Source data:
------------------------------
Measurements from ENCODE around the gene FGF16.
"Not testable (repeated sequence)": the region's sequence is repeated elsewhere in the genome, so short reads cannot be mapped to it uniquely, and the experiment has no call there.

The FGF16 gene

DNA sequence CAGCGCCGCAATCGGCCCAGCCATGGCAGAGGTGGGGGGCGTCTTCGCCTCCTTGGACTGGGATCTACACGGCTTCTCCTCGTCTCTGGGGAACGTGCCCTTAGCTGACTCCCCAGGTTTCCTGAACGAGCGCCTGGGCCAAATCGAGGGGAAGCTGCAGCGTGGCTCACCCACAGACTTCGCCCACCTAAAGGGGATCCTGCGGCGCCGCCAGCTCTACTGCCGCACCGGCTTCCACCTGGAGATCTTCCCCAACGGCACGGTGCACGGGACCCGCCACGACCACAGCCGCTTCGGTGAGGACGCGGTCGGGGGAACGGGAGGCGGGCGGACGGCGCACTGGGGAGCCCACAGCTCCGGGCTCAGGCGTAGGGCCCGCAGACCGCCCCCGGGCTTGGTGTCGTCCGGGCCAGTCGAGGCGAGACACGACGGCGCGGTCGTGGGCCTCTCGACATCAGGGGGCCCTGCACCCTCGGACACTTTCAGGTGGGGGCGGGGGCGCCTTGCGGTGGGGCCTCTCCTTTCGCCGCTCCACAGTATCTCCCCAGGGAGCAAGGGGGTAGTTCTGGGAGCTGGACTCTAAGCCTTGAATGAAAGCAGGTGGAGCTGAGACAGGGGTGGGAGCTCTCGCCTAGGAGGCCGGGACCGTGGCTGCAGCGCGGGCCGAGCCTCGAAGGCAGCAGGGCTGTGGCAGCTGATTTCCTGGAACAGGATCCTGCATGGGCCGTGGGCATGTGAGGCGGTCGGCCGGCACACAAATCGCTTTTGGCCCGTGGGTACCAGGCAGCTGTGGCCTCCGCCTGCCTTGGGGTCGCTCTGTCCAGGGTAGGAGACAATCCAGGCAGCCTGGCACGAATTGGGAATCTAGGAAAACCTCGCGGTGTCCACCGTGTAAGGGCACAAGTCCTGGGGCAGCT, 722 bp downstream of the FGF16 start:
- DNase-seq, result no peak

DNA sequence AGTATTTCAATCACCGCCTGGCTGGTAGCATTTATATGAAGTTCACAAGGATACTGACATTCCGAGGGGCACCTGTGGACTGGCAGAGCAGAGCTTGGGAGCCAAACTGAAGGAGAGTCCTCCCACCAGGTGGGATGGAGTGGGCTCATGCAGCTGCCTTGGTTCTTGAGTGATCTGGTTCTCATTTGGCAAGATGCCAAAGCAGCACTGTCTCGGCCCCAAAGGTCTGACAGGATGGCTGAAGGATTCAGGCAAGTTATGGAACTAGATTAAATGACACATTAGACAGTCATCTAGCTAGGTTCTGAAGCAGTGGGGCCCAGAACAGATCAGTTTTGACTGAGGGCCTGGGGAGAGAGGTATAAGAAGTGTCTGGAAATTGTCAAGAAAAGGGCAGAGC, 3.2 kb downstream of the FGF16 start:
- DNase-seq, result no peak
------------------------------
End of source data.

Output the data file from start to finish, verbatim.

Measurements from ENCODE around the gene FGF16.
"Not testable (repeated sequence)": the region's sequence is repeated elsewhere in the genome, so short reads cannot be mapped to it uniquely, and the experiment has no call there.

The FGF16 gene

DNA sequence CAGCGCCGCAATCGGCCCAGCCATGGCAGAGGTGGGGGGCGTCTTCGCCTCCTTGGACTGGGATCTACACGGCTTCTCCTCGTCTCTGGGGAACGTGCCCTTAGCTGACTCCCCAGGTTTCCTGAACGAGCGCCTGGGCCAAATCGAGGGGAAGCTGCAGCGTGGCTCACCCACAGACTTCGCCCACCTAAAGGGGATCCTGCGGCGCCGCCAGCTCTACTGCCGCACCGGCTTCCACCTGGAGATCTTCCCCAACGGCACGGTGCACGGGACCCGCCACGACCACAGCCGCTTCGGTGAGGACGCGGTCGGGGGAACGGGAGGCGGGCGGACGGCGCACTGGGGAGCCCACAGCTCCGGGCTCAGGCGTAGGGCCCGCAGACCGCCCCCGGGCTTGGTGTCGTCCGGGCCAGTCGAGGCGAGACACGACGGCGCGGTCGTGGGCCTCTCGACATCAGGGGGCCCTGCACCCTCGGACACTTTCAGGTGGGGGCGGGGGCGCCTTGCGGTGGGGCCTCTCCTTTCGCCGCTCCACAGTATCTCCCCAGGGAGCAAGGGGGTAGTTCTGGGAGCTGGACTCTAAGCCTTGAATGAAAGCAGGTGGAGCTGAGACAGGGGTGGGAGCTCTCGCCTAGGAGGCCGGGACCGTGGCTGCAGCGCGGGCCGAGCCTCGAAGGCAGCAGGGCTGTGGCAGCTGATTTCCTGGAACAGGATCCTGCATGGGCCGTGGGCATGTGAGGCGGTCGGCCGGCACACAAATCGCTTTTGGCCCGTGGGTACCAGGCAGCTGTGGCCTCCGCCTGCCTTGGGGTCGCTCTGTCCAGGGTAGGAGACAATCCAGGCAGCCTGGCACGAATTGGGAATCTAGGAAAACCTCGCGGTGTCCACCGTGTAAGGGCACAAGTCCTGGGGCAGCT, 722 bp downstream of the FGF16 start:
- DNase-seq, result no peak

DNA sequence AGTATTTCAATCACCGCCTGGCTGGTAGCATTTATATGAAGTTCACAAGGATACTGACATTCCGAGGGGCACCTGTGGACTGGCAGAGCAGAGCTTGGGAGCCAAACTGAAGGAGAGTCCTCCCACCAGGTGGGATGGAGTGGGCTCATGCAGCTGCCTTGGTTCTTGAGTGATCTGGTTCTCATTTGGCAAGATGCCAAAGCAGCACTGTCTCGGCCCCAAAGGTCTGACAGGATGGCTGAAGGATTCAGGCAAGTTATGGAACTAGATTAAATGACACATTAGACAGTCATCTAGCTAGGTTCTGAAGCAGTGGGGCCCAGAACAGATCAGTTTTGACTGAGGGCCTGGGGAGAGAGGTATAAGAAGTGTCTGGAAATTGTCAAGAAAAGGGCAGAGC, 3.2 kb downstream of the FGF16 start:
- DNase-seq, result no peak